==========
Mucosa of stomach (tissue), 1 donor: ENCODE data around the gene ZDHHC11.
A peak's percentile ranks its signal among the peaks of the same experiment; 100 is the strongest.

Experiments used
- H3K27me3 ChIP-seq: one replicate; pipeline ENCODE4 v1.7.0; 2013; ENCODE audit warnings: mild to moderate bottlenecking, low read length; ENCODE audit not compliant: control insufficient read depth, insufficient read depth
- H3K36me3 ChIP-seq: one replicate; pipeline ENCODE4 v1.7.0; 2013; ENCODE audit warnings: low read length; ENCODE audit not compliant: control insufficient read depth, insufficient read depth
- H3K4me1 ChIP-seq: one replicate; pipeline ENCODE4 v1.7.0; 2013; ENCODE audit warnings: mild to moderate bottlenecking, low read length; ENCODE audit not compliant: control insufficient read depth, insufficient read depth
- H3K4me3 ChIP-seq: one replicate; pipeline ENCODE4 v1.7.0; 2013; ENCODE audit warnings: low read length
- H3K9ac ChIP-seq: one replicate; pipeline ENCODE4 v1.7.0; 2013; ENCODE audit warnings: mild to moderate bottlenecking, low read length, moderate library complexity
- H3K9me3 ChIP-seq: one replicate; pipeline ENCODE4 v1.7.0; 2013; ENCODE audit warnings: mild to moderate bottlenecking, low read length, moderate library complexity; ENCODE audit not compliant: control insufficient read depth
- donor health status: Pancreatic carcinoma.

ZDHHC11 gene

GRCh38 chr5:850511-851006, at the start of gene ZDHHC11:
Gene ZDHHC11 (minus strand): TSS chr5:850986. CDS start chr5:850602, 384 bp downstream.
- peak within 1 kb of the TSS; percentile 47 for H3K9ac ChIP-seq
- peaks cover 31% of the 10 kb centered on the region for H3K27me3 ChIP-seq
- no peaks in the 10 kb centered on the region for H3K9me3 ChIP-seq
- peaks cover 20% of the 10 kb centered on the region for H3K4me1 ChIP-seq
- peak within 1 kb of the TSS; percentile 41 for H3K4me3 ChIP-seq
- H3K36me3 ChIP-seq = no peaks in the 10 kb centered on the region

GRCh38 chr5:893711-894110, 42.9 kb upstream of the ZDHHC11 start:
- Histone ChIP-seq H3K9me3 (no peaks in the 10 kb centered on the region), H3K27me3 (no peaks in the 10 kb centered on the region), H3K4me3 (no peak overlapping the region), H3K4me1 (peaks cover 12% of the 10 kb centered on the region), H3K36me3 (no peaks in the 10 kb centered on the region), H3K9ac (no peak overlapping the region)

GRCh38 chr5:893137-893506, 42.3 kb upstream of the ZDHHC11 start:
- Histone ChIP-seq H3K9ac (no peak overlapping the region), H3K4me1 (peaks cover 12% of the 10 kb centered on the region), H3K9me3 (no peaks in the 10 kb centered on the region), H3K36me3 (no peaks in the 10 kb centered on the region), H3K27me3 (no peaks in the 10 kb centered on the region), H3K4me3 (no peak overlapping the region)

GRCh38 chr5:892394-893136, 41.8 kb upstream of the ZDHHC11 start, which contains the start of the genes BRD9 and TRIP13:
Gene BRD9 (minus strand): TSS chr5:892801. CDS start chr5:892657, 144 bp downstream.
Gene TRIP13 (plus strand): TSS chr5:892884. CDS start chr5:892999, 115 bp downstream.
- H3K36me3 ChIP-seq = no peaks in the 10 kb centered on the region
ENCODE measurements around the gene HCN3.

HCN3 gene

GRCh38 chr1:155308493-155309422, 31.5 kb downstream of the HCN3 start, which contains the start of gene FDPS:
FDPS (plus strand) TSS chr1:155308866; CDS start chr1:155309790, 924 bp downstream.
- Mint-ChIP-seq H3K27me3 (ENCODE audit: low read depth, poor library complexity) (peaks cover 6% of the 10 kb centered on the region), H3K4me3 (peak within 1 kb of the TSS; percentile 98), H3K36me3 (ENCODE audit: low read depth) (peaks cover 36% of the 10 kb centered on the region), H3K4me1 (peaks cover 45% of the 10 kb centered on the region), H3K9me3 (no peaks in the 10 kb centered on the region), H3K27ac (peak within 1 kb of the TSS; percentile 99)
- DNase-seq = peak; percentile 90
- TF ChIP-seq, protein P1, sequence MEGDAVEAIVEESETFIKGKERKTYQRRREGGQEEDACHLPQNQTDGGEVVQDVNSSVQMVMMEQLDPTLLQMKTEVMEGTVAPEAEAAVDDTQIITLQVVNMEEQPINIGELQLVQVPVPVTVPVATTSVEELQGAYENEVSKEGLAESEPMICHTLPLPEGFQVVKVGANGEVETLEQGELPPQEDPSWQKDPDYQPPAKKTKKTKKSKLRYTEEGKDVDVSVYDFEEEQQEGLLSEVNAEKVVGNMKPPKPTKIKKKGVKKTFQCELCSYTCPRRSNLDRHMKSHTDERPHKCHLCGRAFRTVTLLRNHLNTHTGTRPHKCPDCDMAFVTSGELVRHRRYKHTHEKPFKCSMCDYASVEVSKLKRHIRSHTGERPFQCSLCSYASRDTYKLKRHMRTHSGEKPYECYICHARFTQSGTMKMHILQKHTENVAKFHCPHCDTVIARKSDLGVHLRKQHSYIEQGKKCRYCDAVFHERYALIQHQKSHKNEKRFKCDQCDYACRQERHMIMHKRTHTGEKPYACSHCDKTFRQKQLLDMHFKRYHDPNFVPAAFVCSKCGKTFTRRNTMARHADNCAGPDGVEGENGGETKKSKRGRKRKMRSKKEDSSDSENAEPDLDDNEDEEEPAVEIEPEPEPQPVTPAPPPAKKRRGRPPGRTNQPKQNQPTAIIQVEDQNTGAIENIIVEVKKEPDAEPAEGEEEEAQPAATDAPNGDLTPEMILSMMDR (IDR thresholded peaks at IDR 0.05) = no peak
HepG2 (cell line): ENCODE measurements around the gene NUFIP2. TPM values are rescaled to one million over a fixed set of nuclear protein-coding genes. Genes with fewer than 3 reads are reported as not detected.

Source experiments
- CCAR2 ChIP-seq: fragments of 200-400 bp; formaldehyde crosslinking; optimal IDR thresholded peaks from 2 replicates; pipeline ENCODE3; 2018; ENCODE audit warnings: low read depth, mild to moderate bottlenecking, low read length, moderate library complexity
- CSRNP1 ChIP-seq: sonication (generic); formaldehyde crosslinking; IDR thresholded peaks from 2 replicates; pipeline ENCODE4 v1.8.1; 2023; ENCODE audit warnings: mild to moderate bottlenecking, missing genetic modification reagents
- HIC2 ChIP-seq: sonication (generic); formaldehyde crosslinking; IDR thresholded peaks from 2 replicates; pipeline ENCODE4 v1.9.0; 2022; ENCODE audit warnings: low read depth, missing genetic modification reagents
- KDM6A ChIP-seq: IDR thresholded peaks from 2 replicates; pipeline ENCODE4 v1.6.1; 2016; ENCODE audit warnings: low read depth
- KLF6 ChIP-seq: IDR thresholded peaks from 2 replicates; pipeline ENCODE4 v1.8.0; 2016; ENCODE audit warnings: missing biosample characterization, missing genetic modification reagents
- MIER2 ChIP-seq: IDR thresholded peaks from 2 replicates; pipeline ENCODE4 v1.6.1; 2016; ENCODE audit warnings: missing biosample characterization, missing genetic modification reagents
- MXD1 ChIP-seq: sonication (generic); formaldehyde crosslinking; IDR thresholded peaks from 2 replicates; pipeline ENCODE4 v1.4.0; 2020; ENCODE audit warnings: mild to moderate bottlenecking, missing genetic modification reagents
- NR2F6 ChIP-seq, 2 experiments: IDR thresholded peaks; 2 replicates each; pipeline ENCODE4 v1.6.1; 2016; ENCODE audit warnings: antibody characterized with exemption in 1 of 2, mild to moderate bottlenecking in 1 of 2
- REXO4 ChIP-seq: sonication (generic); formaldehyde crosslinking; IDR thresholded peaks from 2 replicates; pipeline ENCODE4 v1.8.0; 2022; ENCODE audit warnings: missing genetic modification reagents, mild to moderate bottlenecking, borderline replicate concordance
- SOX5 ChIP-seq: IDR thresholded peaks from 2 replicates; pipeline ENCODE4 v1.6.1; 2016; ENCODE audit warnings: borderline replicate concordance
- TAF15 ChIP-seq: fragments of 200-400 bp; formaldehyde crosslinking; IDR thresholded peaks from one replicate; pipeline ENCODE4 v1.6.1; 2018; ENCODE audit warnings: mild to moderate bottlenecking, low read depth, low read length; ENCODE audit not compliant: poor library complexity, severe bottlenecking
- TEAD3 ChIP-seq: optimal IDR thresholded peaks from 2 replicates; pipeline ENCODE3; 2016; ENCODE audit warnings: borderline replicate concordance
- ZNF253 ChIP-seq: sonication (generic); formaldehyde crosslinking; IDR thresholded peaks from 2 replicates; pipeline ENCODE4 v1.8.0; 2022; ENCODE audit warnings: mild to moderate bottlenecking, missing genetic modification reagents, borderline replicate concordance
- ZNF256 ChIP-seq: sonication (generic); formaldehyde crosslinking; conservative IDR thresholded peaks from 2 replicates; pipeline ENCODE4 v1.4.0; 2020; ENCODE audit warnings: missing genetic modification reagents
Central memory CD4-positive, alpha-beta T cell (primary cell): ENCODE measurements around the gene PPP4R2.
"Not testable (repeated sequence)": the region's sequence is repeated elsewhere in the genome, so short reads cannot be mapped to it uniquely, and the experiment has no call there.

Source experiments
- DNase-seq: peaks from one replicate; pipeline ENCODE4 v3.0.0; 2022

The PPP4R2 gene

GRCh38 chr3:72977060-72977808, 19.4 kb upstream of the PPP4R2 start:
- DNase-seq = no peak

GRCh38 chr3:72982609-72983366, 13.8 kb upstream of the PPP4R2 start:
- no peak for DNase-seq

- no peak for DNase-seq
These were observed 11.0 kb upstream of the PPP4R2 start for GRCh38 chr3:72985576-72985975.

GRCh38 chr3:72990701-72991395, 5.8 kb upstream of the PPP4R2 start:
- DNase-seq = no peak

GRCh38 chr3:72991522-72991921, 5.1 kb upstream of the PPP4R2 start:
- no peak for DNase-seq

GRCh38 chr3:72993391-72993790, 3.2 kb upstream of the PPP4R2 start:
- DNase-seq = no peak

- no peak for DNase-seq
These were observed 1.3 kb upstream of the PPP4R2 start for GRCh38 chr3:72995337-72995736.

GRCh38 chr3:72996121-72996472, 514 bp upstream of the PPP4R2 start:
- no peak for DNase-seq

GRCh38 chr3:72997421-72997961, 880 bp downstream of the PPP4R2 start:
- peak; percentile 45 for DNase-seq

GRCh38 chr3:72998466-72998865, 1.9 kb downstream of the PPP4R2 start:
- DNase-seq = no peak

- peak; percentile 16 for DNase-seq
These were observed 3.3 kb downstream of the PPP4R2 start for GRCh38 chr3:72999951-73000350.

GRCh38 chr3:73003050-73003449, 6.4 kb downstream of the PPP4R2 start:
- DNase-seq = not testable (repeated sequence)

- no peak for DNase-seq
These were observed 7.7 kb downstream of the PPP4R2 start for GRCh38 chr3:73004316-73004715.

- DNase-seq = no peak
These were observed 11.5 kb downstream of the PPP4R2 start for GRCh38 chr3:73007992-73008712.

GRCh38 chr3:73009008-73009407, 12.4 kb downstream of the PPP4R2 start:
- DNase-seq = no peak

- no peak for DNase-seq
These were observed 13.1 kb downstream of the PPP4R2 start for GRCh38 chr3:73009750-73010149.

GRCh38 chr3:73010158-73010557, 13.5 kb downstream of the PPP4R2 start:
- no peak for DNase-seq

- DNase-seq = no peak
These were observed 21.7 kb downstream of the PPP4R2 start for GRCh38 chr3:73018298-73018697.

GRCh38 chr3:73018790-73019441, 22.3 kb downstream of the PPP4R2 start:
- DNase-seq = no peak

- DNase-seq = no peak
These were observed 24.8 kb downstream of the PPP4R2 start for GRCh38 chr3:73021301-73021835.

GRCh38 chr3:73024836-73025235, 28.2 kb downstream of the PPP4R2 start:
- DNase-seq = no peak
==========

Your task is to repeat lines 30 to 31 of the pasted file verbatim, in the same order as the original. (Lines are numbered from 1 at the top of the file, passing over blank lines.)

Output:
GRCh38 chr1:155308493-155309422, 31.5 kb downstream of the HCN3 start, which contains the start of gene FDPS:
FDPS (plus strand) TSS chr1:155308866; CDS start chr1:155309790, 924 bp downstream.